227: Angie Thomas's CONCRETE ROSE - April 2022 Book Club
We are long-time Angie Thomas fans here at Unabridged (check out our episodes focused on The Hate U Give here and its adaptation here), so Ashley, Jen, and Sara were thrilled when we heard she was publishing a prequel focused on Maverick. Concrete Rose is (spoiler alert!) a five-star read for us, so we have a wide-ranging discussion of the book. We also share our pairings, including works by Elizabeth Acevedo, Jason Reynolds, and Laekan Zea Kemp.
Ashley - Thich Nhat Hanh’s Peace Is Every Step: The Path of Mindfulness in Everyday Life (Bookshop.org | Libro.fm)
Jen - Octavia Butler’s Kindred (Bookshop.org | Libro.fm)
Sara - Kwame Onwuachi’s Notes from a Young Black Chef with Joshua David Stein (Bookshop.org | Libro.fm)
Book Club Pick
Angie Thomas's Concrete Rose (Bookshop.org | Libro.fm)
Ashley - Jason Reynolds’s Long Way Down (Bookshop.org | Libro.fm)
Jen - Elizabeth Acevedo’s With the Fire on High (Bookshop.org | Libro.fm)
Sara - Laekan Zea Kemp’s Somewhere Between Bitter and Sweet (Bookshop.org | Libro.fm)
Mentioned in Episode
Angie Thomas's The Hate U Give (Bookshop.org | Libro.fm)
Nic Stone's Dear Justyce (Bookshop.org | Libro.fm)
Give Me One - Perfect Reading Situation
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Ashley was reading . . .
Thich Nhat Hanh’s Peace Is Every Step: The Path of Mindfulness in Everyday Life (Bookshop.org | Libro.fm)
"In the rush of modern life, we tend to lose touch with the peace that is available in each moment. World-renowned Zen master, spiritual leader, and author Thich Nhat Hanh shows us how to make positive use of the very situations that usually pressure and antagonize us. For him a ringing telephone can be a signal to call us back to our true selves. Dirty dishes, red lights, and traffic jams are spiritual friends on the path to 'mindfulness' -- the process of keeping our consciousness alive to our present experience and reality. The most profound satisfactions, the deepest feelings of joy and completeness lie as close at hand as our next aware breath and the smile we can form right now.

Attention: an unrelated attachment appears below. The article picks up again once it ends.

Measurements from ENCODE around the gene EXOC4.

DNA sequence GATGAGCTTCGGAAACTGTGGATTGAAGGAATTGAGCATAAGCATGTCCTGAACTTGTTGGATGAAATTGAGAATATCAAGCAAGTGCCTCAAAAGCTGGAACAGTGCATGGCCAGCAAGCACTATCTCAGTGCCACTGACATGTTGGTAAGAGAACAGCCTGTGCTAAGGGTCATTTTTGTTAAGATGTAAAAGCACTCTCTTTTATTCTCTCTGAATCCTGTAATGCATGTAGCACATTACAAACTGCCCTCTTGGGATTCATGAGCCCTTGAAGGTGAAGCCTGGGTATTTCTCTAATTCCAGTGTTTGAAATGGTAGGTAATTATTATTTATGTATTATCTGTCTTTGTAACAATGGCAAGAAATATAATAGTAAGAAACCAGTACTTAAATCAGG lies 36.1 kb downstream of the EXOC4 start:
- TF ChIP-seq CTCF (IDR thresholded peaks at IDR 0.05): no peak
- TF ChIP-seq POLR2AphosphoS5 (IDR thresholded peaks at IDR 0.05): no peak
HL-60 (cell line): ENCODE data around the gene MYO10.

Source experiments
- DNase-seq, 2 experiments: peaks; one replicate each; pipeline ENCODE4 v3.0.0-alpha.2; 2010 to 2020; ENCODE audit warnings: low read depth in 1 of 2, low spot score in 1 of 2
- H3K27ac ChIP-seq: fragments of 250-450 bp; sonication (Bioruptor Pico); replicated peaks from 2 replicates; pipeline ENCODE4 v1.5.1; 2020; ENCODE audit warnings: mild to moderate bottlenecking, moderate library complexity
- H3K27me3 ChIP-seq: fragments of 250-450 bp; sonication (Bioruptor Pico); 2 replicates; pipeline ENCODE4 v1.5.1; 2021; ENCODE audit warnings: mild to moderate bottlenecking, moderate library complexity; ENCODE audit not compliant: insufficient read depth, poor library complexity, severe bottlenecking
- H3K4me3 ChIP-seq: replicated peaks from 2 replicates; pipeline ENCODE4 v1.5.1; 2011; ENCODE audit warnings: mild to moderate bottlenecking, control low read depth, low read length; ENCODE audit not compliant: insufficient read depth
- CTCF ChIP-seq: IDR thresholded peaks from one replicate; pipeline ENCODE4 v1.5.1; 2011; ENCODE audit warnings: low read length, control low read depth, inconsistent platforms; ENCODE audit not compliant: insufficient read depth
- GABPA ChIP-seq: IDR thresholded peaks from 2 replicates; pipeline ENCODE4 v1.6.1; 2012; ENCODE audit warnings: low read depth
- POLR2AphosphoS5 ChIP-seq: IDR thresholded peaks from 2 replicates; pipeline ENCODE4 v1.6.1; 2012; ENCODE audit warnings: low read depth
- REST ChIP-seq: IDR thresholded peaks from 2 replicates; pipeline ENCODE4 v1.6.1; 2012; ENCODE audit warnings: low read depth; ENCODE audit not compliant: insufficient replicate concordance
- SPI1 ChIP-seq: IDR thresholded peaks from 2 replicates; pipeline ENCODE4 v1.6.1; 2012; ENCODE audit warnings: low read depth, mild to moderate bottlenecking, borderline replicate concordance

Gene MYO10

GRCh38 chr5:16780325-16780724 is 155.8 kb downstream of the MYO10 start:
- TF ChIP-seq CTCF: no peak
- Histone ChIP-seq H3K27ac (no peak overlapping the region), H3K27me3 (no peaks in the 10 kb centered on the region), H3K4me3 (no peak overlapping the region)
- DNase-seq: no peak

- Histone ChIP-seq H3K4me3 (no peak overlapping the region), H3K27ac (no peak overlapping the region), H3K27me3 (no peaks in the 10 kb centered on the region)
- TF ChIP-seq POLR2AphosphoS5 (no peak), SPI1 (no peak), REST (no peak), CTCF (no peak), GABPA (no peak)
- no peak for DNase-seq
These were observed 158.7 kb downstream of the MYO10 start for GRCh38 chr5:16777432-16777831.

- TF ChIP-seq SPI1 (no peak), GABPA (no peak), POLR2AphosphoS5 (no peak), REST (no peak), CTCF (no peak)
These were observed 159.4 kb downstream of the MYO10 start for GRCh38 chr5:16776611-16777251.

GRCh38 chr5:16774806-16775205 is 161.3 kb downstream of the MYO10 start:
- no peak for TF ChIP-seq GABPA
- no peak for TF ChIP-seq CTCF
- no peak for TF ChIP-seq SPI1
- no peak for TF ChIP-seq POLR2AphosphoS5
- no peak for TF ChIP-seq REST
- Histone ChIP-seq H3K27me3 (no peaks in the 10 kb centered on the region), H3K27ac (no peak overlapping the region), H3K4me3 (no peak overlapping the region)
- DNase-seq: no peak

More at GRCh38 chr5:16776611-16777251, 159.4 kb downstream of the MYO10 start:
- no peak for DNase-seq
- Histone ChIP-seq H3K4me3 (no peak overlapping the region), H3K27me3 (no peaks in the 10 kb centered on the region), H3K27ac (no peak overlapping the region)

"Lucidly and beautifully written, 'Peace Is Every Step' contains commentaries and meditations, personal anecdotes and stories from Nhat Hanh's experiences as a peace activist, teacher, and community leader. It begins where the reader already is -- in the kitchen, office, driving a car, walking a part -- and shows how deep meditative presence is available now. Nhat Hanh provides exercises to increase our awareness of our own body and mind through conscious breathing, which can bring immediate joy and peace. Nhat Hanh also shows how to be aware of relationships with others and of the world around us, its beauty and also its pollution and injustices. the deceptively simple practices of 'Peace Is Every Step' encourage the reader to work for peace in the world as he or she continues to work on sustaining inner peace by turning the 'mindless' into the mindFUL."
Jen was reading . . .
Octavia Butler’s Kindred (Bookshop.org | Libro.fm)
"The visionary author's masterpiece pulls us--along with her Black female hero--through time to face the horrors of slavery and explore the impacts of racism, sexism, and white supremacy then and now.
"Dana, a modern black woman, is celebrating her twenty-sixth birthday with her new husband when she is snatched abruptly from her home in California and transported to the antebellum South. Rufus, the white son of a plantation owner, is drowning, and Dana has been summoned to save him. Dana is drawn back repeatedly through time to the slave quarters, and each time the stay grows longer, more arduous, and more dangerous until it is uncertain whether or not Dana's life will end, long before it has a chance to begin."
Sara was reading . . .
Kwame Onwuachi’s Notes from a Young Black Chef with Joshua David Stein (Bookshop.org | Libro.fm)
"By the time he was twenty-seven years old, Kwame Onwuachi had opened--and closed--one of the most talked about restaurants in America. He had sold drugs in New York and been shipped off to rural Nigeria to 'learn respect.' He had launched his own catering company with twenty thousand dollars made from selling candy on the subway and starred on Top Chef.
"Through it all, Onwuachi's love of food and cooking remained a constant, even when, as a young chef, he was forced to grapple with just how unwelcoming the food world can be for people of color. In this inspirational memoir about the intersection of race, fame, and food, he shares the remarkable story of his culinary coming-of-age; a powerful, heartfelt, and shockingly honest account of chasing your dreams--even when they don't turn out as you expected."
Book Club Pick
Angie Thomas's Concrete Rose (Bookshop.org | Libro.fm)